28 October 2020

HOME in Queanbeyan is more than a house for its residents

| Michael Weaver
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Anne Pratt

Manager of HOME in Queanbeyan Anne Pratt at her home away from home. Photo: Michael Weaver.

Manager of HOME in Queanbeyan Anne Pratt loves nothing more than to walk with people on their worst of days.

Anne had already walked through her worst days after her husband Bernie took his life after a battle with mental illness nearly 20 years ago. Now, Anne’s home away from home is a place residents aged between 36 and 67 can call home and Anne is their defacto mother.

HOME in Queanbeyan is a one-of-a-kind facility in the region that began as a throw-away idea and became a sanctuary for people who would otherwise have been institutionalised through their mental illness. It was built on the back of community support, receives no government funding and relies on at least $250,000 a year in donations.

HOME is currently home to 19 permanent residents, while one unit is kept for referrals.

When Anne was approached by Father Peter Day in 2005 to create a place with support accommodation for people with chronic mental illness, she knew she wanted to be involved.

“Not a refuge, but something along the lines of a retirement village,” was Fr Peter’s pledge.

After marking its 10th anniversary earlier this year, HOME in Queanbeyan residents also celebrated Anne’s 65th birthday this week – without fanfare but with plenty of laughs from the team of workers and volunteers who are the community it takes to make a home.

Anne Pratt with Rick

Anne Pratt with long-term resident Rick at HOME in Queanbeyan. Photo: Michael Weaver.

“As a team, we often talk about seeing people’s lives change, and for the residents to allow you to walk with them during their worst and their best of days is a complete privilege,” Anne tells Region Media.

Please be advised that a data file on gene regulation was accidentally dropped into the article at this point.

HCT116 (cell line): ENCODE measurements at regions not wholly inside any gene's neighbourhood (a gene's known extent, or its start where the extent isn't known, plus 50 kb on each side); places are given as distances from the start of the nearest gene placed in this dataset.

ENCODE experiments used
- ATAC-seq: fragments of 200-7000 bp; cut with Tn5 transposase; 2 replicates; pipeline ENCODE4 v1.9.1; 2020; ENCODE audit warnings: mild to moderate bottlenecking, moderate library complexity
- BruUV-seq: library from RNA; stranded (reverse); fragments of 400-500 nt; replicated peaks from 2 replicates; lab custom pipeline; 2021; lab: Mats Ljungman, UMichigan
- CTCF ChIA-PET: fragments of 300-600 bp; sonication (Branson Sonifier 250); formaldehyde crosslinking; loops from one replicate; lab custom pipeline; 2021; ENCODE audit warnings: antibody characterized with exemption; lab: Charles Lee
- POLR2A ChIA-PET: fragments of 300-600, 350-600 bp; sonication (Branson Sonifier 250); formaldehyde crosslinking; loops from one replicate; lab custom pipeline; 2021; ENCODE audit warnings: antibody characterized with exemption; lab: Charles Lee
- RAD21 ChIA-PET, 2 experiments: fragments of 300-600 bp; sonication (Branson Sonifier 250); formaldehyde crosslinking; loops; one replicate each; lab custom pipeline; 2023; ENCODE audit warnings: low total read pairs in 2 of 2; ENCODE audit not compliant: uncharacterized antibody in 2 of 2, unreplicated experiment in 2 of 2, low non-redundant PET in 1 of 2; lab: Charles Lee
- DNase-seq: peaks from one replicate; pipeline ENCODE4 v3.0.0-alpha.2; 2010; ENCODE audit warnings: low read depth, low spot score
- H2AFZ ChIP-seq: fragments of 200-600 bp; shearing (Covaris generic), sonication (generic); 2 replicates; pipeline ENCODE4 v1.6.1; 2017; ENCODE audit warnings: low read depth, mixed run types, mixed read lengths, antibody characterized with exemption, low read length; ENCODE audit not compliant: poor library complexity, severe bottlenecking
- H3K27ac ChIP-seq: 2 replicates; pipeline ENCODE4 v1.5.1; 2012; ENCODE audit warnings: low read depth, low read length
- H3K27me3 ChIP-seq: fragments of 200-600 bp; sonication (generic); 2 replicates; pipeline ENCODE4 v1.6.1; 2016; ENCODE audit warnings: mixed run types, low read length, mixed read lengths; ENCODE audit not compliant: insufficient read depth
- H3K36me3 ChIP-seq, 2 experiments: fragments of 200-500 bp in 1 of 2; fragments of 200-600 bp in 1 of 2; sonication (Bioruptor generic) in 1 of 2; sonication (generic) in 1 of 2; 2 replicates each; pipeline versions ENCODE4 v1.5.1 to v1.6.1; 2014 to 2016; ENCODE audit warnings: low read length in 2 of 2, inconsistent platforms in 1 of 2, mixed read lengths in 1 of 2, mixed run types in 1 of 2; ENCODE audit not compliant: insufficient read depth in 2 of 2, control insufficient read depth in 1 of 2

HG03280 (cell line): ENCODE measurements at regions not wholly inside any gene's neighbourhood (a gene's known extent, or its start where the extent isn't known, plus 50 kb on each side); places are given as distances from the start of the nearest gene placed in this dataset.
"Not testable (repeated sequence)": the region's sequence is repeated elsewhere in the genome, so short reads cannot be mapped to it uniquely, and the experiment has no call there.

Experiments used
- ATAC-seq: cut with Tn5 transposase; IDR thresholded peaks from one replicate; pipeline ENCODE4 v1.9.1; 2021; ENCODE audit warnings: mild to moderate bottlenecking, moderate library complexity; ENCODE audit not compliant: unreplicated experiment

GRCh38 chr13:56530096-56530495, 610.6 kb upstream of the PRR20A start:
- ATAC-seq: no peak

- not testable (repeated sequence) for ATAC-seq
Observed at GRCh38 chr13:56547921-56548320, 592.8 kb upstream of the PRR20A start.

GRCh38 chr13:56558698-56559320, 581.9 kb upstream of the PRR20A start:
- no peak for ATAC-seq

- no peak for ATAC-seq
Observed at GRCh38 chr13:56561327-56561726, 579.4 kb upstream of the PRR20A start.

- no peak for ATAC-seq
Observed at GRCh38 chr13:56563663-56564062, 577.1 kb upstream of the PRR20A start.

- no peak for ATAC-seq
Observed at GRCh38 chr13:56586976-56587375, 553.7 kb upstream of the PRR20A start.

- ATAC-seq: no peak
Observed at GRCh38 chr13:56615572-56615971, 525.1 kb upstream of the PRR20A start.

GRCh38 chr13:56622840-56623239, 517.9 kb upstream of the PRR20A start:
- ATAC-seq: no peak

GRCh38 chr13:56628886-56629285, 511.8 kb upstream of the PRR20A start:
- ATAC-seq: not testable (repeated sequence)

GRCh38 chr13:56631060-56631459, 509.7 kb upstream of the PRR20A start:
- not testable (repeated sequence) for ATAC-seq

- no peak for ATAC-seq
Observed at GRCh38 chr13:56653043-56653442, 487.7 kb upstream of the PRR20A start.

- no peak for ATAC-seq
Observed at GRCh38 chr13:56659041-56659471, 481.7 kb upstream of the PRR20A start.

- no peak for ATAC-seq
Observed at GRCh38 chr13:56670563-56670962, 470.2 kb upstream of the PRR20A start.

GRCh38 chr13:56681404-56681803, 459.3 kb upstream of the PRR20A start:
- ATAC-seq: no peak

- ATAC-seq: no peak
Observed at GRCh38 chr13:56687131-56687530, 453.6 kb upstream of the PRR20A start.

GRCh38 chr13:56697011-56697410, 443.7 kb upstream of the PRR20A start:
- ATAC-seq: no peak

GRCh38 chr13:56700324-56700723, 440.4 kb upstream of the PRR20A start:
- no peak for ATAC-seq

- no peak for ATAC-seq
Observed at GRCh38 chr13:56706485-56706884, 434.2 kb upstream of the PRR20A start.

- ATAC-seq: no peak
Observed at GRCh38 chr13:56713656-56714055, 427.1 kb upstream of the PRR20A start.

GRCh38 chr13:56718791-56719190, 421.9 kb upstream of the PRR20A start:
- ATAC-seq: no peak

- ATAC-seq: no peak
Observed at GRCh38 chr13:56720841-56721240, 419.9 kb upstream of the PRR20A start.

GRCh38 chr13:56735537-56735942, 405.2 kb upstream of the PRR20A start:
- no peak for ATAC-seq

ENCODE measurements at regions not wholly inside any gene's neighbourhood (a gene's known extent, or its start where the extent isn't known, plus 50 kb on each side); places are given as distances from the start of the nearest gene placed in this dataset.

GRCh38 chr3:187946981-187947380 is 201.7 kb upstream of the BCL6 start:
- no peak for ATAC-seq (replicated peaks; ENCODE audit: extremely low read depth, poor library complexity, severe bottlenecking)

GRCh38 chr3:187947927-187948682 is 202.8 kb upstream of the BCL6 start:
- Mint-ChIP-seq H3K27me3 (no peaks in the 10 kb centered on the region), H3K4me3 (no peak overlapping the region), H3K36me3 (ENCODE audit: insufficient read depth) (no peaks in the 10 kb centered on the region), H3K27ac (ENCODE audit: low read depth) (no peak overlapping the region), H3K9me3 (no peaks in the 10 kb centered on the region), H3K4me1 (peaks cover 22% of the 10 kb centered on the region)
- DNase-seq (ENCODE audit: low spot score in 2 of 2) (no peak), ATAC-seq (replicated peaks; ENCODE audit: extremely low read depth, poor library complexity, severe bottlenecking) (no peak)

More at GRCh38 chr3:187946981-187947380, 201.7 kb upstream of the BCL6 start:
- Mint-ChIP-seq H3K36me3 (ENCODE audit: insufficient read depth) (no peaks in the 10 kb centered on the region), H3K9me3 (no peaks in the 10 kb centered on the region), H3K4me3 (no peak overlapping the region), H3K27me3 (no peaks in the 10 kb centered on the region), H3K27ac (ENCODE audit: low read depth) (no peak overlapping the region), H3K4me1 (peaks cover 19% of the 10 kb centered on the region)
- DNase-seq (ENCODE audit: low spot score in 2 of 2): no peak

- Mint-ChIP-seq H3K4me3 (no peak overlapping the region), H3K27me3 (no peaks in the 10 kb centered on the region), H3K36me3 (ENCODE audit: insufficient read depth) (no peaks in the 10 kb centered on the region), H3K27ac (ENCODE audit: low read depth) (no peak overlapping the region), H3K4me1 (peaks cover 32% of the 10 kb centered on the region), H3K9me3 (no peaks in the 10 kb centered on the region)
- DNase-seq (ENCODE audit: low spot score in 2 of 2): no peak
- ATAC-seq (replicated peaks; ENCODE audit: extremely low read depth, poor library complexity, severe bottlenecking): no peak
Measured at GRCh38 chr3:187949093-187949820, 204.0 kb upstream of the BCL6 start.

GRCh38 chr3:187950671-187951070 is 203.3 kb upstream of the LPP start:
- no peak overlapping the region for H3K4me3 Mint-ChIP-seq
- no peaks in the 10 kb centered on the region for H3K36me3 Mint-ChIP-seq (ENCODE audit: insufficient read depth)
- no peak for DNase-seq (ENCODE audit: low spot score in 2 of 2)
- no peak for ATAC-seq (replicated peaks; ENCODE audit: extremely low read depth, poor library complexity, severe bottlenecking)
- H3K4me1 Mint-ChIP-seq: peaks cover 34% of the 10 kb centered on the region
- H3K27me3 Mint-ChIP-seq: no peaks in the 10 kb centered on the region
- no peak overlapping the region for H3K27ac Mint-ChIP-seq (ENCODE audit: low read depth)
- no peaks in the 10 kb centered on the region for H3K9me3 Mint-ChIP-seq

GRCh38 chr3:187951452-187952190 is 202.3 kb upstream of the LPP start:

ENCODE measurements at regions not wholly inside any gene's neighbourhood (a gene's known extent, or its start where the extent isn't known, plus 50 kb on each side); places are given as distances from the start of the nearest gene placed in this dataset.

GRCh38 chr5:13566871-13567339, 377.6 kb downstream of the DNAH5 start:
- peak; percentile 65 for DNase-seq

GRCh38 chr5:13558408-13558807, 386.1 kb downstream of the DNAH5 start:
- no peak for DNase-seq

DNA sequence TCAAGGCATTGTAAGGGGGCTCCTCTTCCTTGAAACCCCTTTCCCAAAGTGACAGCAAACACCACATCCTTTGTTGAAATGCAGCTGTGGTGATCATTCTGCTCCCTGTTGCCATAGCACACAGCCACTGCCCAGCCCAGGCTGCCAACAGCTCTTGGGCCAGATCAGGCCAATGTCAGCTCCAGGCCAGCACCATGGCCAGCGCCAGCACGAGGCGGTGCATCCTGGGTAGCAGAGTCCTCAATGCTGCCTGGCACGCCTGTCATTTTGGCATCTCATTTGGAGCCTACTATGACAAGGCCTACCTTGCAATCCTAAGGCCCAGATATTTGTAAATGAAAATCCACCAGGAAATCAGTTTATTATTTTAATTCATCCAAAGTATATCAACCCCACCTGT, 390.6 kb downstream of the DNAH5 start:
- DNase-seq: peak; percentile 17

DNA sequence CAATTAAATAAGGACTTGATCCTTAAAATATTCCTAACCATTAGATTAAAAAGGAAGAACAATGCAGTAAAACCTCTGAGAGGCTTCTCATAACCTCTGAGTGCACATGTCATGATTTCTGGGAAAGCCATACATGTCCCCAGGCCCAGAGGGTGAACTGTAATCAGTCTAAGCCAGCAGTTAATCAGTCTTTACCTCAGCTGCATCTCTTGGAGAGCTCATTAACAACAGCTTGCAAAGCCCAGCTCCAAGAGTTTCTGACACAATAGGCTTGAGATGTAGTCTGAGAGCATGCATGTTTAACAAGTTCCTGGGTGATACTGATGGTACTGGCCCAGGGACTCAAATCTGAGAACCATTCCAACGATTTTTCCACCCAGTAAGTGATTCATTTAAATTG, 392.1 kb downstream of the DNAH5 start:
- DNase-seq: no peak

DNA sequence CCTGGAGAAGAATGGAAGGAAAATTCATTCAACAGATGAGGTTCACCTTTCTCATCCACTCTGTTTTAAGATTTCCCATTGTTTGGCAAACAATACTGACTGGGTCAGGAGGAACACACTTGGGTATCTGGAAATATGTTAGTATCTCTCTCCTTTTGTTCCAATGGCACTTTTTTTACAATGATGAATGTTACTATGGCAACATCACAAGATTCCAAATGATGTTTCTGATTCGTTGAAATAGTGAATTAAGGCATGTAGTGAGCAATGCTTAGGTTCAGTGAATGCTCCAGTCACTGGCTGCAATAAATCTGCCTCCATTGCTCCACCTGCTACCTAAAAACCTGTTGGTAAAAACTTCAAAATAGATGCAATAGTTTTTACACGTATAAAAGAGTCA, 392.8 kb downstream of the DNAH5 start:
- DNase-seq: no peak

“It’s an indescribable love that you have for them. We try to leave them with something that helps them through each day.”

Anne first saw the daily struggles that her husband dealt with when her own children were young.

“It was a very difficult period of my life, but one where I realised where my heart was, but I don’t look back and have only grown stronger because of what happened and the way mental illness and depression is dealt with,” Anne says.

“I saw the need because people were either homeless because of their mental illness or some of them lived in a house without that love and support.”

It took four years from concept to conception of HOME and there were many obstacles, but Anne says the proof is in the residents, many of whom are long-term residents such as Rick, who loves to talk about fishing.

Their weekly Wednesday workouts tend to be an exercise in laughing out loud, while there is a regular run of people who pop in to make a meal or do whatever they can to keep HOME running.

“There’s a level of expertise here, but no ego,” says Anne. “We have a great team here and every one of them is a huge part of my life.

“It’s also something that reflects the amazing community of Queanbeyan. We’re small enough to have that village feel but we’re big enough to actually do something and the community here and also in Canberra supports us so wonderfully.

“Our residents pay their own rent and power. They get a meal and a lot of love. This is their home,” Anne says.

She feels there is always more that can be done, especially in the education surrounding people with a chronic mental illness such as schizophrenia. While October is Mental Health Month, Anne says there is always a time to encourage everyone to think about their mental health and wellbeing.

She regularly visits schools to help educate about mental illness while encouraging people “just to listen and not judge”.

HOME in Queanbeyan may still be in partial lockdown due to COVID-19 risks, but Anne says she’d be more than happy if she had to stay a night or two.

“The whole team here agrees that we get way more than we put in. It’s an amazing place to work and a privilege to be here. You can be feeling a little bit off yourself, and you just walk in here and feel like you’re home.”

To find out more, visit HOME in Queanbeyan or Facebook.

If you or someone you know has mental health issues, support is available through Lifeline on 13 11 14. Call 000 if there is immediate danger to life.

Original Article published by Michael Weaver on The RiotACT.

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